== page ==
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How to Get Your Film Into Festivals: MovieMaker’s Screener Survey

How to Get Your Film Into Festivals: MovieMaker’s Screener Survey

How to Get into Film Festivals Programmer

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A Late Links is a Weak Link

Festival programmers can’t afford to wait until all submissions are in before they begin evaluating projects. You’re putting yourself at an inherent disadvantage by submitting later, so be sure to plan your post-production schedule far enough in advance that you make the initial submissions deadline.

Give your festival submission the same level of care that you would a college or job application. Vimeo is the go-to platform for submissions. That doesn’t mean that a programmer won’t consider a YouTube link, but they’re probably going to be suspicious of your industry know-how if you send one. Always follow the submission instructions closely. You can’t afford to give a screener any reason to feel uneasy about recommending your film up the chain of command.

“Submit early to get in the system for as little money as possible, then continue to update your Vimeo link as you refine the cut and add final color, sound, music, etc. Do not change your Vimeo password or link.” — Senior Producer

“I wouldn’t submit on the latest deadline. It’s expensive and many programs, though not set in stone, have been decided by then.” — Programmer

How to Get Your Film Into Festivals Programmer
Illustration by Angela Huang

“Have an extensive press kit on your FilmFreeway page with links, an in-depth synopsis, and a director bio. Show that you are professional and have put time and effort into presenting your film in the best possible light.” — Festival Director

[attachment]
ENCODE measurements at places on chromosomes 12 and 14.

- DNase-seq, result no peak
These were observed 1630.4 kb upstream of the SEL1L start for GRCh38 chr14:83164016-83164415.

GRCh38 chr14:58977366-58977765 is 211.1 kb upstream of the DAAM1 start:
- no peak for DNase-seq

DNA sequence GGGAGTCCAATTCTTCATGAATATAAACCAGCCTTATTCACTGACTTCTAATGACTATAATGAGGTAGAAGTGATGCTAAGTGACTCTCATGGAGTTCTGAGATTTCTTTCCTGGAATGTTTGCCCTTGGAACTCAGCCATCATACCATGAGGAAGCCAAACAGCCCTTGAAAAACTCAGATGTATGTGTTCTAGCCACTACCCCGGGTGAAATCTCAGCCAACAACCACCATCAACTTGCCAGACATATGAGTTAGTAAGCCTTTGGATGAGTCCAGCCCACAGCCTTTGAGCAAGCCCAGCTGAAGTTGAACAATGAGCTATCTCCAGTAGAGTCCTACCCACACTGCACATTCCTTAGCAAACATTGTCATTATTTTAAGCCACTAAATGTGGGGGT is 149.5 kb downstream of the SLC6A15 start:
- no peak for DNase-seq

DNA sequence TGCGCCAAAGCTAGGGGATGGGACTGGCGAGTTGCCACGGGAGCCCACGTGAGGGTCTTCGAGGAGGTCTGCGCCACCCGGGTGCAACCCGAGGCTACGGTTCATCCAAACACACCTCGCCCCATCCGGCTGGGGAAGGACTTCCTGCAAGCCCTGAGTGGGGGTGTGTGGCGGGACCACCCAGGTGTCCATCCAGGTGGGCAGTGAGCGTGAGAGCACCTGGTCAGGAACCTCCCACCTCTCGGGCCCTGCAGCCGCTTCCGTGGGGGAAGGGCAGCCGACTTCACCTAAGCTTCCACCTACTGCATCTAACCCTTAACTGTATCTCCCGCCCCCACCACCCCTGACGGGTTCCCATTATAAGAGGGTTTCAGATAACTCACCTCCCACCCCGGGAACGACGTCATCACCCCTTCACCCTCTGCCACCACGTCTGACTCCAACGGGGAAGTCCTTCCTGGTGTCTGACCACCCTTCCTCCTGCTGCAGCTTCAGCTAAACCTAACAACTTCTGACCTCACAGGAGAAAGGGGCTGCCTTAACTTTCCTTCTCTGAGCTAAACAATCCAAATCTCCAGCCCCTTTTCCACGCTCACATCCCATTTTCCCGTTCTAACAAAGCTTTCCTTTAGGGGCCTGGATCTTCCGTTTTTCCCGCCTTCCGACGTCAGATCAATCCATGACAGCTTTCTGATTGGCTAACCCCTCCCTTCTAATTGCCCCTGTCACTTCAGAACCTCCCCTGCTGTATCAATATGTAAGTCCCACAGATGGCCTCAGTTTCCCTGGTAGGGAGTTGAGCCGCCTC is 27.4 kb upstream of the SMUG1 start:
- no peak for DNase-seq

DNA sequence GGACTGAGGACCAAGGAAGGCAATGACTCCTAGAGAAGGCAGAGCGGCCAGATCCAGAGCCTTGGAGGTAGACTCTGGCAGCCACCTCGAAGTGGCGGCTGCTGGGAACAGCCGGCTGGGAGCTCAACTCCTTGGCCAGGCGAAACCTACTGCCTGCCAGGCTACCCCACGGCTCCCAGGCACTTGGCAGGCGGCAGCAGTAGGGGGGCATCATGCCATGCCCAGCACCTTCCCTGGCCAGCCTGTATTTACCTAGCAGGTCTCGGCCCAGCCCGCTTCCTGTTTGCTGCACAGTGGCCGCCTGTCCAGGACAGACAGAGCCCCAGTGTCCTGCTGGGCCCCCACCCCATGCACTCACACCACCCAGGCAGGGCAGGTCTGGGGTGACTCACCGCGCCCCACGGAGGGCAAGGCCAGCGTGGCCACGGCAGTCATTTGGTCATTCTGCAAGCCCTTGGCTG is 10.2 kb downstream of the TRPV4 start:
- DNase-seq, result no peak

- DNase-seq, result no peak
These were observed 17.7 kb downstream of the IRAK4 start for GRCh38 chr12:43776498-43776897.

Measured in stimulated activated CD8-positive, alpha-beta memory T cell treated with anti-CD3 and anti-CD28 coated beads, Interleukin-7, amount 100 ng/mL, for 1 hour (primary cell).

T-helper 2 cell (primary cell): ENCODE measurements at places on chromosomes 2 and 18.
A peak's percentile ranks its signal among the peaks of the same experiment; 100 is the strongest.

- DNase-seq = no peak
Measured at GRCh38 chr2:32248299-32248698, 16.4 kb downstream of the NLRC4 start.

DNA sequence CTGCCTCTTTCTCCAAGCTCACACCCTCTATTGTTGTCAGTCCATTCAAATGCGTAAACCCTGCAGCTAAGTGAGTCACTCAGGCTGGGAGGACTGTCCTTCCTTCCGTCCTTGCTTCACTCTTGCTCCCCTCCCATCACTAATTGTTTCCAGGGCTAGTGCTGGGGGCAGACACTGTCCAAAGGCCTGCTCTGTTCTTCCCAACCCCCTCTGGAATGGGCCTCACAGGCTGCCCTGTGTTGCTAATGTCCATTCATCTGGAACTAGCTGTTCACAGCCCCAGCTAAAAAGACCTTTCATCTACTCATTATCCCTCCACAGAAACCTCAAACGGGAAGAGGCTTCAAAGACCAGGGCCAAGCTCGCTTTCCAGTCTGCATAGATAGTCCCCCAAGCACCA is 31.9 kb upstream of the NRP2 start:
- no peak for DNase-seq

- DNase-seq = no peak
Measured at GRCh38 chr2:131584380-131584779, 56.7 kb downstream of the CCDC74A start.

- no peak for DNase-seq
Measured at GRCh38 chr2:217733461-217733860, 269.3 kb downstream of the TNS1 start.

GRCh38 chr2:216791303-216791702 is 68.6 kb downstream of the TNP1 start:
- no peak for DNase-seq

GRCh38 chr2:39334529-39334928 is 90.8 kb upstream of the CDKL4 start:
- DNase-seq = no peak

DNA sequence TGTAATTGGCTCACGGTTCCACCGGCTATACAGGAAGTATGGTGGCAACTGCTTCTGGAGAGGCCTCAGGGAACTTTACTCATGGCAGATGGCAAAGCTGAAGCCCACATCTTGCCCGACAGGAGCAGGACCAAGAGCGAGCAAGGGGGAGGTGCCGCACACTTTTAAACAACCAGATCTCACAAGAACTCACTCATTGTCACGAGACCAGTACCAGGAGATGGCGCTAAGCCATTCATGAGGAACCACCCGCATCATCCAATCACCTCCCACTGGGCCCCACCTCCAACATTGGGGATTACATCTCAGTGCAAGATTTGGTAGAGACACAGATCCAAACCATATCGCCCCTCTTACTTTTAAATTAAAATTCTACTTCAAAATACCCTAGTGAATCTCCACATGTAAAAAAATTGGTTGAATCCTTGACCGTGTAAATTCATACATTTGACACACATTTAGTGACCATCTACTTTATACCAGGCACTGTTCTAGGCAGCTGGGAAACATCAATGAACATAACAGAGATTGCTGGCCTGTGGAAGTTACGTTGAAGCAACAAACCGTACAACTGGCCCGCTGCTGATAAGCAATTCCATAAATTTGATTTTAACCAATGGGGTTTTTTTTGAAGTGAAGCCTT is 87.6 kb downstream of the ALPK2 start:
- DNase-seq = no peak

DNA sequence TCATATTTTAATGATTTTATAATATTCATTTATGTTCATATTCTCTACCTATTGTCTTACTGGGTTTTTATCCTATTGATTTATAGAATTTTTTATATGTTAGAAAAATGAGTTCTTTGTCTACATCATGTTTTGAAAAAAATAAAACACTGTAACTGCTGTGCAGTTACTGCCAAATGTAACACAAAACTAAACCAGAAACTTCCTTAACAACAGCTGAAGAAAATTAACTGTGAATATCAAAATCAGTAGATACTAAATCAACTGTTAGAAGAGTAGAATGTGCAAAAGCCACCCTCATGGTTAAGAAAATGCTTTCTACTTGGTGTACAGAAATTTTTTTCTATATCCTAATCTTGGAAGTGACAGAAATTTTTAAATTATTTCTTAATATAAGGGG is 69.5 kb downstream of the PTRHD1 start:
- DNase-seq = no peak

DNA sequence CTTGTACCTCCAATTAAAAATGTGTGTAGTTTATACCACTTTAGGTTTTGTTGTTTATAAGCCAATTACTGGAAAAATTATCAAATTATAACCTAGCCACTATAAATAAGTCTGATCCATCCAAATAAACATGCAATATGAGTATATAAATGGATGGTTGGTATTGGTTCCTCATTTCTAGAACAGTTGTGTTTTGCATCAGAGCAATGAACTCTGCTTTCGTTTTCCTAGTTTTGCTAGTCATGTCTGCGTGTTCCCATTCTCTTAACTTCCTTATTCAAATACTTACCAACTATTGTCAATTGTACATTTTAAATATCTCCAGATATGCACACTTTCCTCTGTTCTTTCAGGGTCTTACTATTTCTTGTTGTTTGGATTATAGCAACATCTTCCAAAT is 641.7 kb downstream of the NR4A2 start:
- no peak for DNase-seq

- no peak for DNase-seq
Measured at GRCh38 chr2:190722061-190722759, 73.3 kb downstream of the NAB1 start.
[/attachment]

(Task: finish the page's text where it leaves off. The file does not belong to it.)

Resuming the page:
“When I’m in doubt about a film, I read everything that’s sent to me. I like to know more about the filmmakers and the process they went through. I also like to see production shots and posters. Keep descriptions short and succinct, but tell your story.” — Festival Director

Also read: Film Labor Laws: What Moviemakers Should Know

“Do your research and read the rules for the festival. Nothing says ‘amateur’ like emailing us questions when the answers are clearly stated in the submission language. Fill out the additional information on the submission platform. It doesn’t hurt to have a log line, a director’s bio and a cover letter. The more personalized your submission, the better. Also, don’t forget to change the name of the festival when you’re mass emailing people and don’t assume the person you’re emailing is a dude. Nothing is worse than reading an email from someone who got your festival name wrong and misgendered you.” — Programmer

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